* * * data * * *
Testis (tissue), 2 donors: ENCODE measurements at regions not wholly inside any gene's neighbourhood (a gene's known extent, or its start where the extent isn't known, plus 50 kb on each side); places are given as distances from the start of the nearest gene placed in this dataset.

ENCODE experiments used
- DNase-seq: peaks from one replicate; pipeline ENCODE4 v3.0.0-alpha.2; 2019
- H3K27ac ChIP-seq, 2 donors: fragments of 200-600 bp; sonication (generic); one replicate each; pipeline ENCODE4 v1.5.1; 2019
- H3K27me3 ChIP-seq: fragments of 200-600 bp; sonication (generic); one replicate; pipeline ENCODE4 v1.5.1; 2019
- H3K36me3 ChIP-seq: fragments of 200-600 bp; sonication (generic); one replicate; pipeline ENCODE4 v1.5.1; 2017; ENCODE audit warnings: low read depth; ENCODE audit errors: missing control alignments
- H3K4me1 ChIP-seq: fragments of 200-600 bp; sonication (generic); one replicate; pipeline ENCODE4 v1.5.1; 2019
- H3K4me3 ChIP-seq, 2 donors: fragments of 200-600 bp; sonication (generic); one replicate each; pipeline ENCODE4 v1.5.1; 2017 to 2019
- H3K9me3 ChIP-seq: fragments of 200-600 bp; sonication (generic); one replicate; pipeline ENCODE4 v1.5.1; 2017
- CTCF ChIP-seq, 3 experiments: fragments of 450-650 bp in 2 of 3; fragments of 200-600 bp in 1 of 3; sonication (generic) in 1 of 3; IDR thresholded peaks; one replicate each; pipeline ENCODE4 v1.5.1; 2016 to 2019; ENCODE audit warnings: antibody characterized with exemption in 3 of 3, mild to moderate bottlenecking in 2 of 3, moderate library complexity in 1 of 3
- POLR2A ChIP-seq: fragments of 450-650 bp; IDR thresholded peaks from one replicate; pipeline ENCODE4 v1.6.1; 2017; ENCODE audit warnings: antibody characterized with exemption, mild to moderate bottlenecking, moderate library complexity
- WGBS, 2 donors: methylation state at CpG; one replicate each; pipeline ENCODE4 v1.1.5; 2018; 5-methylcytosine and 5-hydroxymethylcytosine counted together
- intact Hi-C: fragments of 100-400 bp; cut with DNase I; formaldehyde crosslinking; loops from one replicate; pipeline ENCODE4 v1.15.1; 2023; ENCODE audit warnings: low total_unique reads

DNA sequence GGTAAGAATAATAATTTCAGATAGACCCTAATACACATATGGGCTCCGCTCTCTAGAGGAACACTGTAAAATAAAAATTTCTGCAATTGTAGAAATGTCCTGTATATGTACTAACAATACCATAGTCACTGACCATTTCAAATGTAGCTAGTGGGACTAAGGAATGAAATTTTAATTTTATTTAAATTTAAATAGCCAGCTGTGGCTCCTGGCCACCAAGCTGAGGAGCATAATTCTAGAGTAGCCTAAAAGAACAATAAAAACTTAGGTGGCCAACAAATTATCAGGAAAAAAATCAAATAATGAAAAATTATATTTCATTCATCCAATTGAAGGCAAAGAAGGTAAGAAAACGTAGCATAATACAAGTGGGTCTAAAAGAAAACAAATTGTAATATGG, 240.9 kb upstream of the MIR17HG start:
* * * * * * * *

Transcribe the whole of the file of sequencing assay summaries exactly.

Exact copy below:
Testis (tissue), 2 donors: ENCODE measurements at regions not wholly inside any gene's neighbourhood (a gene's known extent, or its start where the extent isn't known, plus 50 kb on each side); places are given as distances from the start of the nearest gene placed in this dataset.

ENCODE experiments used
- DNase-seq: peaks from one replicate; pipeline ENCODE4 v3.0.0-alpha.2; 2019
- H3K27ac ChIP-seq, 2 donors: fragments of 200-600 bp; sonication (generic); one replicate each; pipeline ENCODE4 v1.5.1; 2019
- H3K27me3 ChIP-seq: fragments of 200-600 bp; sonication (generic); one replicate; pipeline ENCODE4 v1.5.1; 2019
- H3K36me3 ChIP-seq: fragments of 200-600 bp; sonication (generic); one replicate; pipeline ENCODE4 v1.5.1; 2017; ENCODE audit warnings: low read depth; ENCODE audit errors: missing control alignments
- H3K4me1 ChIP-seq: fragments of 200-600 bp; sonication (generic); one replicate; pipeline ENCODE4 v1.5.1; 2019
- H3K4me3 ChIP-seq, 2 donors: fragments of 200-600 bp; sonication (generic); one replicate each; pipeline ENCODE4 v1.5.1; 2017 to 2019
- H3K9me3 ChIP-seq: fragments of 200-600 bp; sonication (generic); one replicate; pipeline ENCODE4 v1.5.1; 2017
- CTCF ChIP-seq, 3 experiments: fragments of 450-650 bp in 2 of 3; fragments of 200-600 bp in 1 of 3; sonication (generic) in 1 of 3; IDR thresholded peaks; one replicate each; pipeline ENCODE4 v1.5.1; 2016 to 2019; ENCODE audit warnings: antibody characterized with exemption in 3 of 3, mild to moderate bottlenecking in 2 of 3, moderate library complexity in 1 of 3
- POLR2A ChIP-seq: fragments of 450-650 bp; IDR thresholded peaks from one replicate; pipeline ENCODE4 v1.6.1; 2017; ENCODE audit warnings: antibody characterized with exemption, mild to moderate bottlenecking, moderate library complexity
- WGBS, 2 donors: methylation state at CpG; one replicate each; pipeline ENCODE4 v1.1.5; 2018; 5-methylcytosine and 5-hydroxymethylcytosine counted together
- intact Hi-C: fragments of 100-400 bp; cut with DNase I; formaldehyde crosslinking; loops from one replicate; pipeline ENCODE4 v1.15.1; 2023; ENCODE audit warnings: low total_unique reads

DNA sequence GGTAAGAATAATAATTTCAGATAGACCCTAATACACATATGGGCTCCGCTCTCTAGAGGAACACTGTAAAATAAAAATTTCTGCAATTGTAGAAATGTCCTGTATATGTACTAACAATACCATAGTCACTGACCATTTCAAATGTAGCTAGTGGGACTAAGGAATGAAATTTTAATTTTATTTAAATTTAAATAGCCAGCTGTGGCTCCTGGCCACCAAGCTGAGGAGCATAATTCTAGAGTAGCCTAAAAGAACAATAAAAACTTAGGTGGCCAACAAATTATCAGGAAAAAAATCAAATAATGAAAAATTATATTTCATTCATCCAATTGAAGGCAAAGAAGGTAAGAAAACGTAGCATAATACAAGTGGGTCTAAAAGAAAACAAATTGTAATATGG, 240.9 kb upstream of the MIR17HG start: